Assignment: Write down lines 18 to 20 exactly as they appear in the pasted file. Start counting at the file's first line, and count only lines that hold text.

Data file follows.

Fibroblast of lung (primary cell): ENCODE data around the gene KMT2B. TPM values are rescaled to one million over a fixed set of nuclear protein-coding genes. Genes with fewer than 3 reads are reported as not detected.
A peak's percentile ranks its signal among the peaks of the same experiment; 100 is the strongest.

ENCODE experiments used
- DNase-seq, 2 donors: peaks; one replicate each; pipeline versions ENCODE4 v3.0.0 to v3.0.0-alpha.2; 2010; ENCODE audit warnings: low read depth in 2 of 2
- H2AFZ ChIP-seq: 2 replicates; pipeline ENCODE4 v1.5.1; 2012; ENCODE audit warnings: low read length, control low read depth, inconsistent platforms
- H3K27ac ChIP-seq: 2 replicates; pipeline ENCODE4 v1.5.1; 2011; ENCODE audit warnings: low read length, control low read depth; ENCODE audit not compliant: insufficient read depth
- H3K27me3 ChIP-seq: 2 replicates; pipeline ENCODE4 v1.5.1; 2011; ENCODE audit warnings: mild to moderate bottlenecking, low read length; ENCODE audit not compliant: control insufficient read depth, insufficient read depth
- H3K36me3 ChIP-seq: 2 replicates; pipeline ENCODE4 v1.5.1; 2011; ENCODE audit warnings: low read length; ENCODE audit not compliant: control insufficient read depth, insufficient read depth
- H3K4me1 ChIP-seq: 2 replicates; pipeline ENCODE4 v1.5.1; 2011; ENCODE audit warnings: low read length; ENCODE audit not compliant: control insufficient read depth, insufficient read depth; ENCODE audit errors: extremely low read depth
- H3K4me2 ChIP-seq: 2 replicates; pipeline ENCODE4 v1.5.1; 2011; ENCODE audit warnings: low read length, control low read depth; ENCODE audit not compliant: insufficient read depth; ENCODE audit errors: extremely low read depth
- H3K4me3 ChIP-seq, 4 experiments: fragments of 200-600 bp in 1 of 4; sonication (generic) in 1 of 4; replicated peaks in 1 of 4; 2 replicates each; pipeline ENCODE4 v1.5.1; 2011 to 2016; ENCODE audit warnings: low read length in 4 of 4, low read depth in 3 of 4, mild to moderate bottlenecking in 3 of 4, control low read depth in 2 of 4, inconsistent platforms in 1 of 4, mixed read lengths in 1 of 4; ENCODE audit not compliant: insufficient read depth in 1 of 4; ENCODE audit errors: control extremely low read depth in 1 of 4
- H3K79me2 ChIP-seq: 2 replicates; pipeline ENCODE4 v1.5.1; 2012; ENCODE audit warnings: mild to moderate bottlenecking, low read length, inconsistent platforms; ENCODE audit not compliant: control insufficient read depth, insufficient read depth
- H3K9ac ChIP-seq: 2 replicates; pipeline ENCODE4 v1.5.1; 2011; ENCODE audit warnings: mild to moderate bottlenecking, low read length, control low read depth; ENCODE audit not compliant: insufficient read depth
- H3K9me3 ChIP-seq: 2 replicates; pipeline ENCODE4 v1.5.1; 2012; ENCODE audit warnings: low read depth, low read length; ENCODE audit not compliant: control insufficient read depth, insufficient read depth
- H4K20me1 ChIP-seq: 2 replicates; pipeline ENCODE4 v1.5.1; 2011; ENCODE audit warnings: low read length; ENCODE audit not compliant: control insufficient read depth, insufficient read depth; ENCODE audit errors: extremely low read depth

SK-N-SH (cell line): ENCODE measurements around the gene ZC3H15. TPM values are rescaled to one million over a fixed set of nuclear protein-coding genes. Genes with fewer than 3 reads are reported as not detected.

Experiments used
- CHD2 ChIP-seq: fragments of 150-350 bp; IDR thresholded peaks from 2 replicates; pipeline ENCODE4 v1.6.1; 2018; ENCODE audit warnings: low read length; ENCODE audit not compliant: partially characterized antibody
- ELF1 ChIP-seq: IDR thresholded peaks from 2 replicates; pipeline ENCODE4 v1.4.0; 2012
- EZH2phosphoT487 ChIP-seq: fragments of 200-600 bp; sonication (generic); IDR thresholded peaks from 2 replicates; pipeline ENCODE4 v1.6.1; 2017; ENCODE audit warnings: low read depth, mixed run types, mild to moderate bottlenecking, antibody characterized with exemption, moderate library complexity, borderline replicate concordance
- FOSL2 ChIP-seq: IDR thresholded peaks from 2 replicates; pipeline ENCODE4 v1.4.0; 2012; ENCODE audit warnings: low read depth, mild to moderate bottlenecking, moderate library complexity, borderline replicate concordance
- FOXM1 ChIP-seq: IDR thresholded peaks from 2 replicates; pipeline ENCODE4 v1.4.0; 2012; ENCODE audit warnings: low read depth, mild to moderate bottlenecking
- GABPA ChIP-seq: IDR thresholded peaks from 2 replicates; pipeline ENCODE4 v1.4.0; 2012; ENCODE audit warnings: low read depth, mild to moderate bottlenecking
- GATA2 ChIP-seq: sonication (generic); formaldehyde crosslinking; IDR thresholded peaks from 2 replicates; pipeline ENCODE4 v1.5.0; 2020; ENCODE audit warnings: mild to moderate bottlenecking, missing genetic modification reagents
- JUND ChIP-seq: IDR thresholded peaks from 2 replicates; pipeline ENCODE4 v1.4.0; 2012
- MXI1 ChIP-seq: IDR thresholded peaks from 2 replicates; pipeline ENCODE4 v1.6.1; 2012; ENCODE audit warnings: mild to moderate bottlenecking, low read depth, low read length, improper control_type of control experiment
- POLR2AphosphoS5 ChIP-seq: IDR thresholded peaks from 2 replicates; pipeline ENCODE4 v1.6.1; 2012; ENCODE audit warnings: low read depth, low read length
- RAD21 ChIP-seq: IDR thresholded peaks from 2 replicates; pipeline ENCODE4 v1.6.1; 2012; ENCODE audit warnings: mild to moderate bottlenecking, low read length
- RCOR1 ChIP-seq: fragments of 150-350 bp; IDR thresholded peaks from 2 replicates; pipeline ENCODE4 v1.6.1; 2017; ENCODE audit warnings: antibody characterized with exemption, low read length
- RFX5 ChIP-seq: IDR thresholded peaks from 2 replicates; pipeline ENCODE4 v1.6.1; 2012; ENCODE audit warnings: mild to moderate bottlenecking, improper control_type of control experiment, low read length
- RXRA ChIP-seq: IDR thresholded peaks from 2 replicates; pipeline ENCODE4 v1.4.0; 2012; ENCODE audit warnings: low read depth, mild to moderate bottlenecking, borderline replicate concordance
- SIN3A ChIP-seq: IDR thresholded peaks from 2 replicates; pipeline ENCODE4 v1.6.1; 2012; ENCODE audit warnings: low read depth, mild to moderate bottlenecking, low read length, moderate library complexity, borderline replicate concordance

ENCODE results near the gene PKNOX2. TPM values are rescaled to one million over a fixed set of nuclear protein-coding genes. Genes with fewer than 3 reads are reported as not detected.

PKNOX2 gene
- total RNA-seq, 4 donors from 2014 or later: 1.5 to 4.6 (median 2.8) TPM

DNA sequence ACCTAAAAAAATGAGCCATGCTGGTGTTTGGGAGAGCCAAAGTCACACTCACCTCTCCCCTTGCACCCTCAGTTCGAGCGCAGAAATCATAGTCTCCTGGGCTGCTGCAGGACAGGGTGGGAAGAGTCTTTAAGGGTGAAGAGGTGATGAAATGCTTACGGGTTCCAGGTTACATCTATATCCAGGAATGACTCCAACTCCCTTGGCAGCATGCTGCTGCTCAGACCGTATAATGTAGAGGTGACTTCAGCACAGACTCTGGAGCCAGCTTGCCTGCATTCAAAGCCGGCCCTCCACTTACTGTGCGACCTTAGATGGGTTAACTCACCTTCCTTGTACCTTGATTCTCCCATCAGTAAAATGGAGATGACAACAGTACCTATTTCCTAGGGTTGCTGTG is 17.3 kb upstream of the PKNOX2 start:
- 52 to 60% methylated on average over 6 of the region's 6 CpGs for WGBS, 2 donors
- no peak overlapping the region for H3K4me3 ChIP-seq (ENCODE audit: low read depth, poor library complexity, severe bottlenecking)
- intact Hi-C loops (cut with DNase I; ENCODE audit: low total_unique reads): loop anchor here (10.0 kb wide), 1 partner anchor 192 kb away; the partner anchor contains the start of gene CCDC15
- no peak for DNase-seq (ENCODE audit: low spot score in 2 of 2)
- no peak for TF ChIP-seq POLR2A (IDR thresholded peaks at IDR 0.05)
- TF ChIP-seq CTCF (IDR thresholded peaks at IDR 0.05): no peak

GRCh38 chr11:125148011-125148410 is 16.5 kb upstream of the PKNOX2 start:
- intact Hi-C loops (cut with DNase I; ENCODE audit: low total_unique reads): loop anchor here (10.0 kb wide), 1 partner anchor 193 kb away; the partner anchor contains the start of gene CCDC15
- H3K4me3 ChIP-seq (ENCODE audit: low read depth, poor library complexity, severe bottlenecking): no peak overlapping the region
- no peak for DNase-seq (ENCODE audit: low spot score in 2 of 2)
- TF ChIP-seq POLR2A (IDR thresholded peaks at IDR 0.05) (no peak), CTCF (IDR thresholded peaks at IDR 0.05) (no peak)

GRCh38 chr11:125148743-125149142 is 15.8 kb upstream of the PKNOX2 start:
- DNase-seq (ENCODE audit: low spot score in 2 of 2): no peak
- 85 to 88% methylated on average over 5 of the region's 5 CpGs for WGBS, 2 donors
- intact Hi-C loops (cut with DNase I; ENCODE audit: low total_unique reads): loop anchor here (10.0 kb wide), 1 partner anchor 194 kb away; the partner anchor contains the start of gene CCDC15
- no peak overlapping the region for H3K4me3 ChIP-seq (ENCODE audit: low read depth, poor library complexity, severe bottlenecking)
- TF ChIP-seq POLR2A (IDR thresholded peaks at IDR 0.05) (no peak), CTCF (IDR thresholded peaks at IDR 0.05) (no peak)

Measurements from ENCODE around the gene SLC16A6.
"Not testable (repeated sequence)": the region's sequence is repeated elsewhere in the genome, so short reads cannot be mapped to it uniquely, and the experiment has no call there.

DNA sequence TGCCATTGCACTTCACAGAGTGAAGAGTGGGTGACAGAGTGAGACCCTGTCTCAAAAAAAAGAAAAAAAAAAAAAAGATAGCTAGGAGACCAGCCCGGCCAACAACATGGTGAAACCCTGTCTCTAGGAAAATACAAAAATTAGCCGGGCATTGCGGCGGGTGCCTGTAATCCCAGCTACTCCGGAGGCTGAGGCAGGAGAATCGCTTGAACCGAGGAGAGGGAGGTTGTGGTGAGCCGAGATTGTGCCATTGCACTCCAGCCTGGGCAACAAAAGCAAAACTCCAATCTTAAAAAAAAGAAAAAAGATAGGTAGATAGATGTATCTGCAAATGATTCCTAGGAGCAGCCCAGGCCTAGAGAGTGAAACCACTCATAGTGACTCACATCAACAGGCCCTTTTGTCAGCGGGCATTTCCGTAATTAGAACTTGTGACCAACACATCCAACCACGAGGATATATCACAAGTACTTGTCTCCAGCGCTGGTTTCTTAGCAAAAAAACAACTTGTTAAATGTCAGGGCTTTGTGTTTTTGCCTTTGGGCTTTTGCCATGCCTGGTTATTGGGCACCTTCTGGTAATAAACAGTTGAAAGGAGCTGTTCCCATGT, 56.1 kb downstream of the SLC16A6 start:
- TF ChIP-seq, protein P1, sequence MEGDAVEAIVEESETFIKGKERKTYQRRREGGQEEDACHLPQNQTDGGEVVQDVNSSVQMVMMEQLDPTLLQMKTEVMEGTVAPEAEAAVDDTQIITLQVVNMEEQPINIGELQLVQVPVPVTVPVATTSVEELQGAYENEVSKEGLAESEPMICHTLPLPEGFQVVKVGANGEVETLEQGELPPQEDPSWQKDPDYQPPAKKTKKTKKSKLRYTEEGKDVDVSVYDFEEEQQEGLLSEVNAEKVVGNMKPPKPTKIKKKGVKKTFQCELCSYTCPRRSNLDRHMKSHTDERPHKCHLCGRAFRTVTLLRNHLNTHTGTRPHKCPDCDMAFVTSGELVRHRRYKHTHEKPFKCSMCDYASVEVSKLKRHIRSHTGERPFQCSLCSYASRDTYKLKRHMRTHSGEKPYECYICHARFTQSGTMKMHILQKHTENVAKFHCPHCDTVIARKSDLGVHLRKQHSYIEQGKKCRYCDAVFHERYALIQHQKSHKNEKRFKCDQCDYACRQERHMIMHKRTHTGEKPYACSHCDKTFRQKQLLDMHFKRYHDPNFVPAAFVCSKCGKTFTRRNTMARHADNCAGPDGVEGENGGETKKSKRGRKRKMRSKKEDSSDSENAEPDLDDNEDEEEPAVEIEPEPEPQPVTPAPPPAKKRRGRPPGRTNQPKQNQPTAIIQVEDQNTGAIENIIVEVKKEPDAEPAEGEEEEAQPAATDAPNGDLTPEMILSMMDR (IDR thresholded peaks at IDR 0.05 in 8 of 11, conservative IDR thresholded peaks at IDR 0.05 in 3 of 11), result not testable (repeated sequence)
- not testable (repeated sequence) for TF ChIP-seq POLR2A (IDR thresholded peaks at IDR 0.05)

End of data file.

- CHD2 ChIP-seq: fragments of 150-350 bp; IDR thresholded peaks from 2 replicates; pipeline ENCODE4 v1.6.1; 2018; ENCODE audit warnings: low read length; ENCODE audit not compliant: partially characterized antibody
- ELF1 ChIP-seq: IDR thresholded peaks from 2 replicates; pipeline ENCODE4 v1.4.0; 2012
- EZH2phosphoT487 ChIP-seq: fragments of 200-600 bp; sonication (generic); IDR thresholded peaks from 2 replicates; pipeline ENCODE4 v1.6.1; 2017; ENCODE audit warnings: low read depth, mixed run types, mild to moderate bottlenecking, antibody characterized with exemption, moderate library complexity, borderline replicate concordance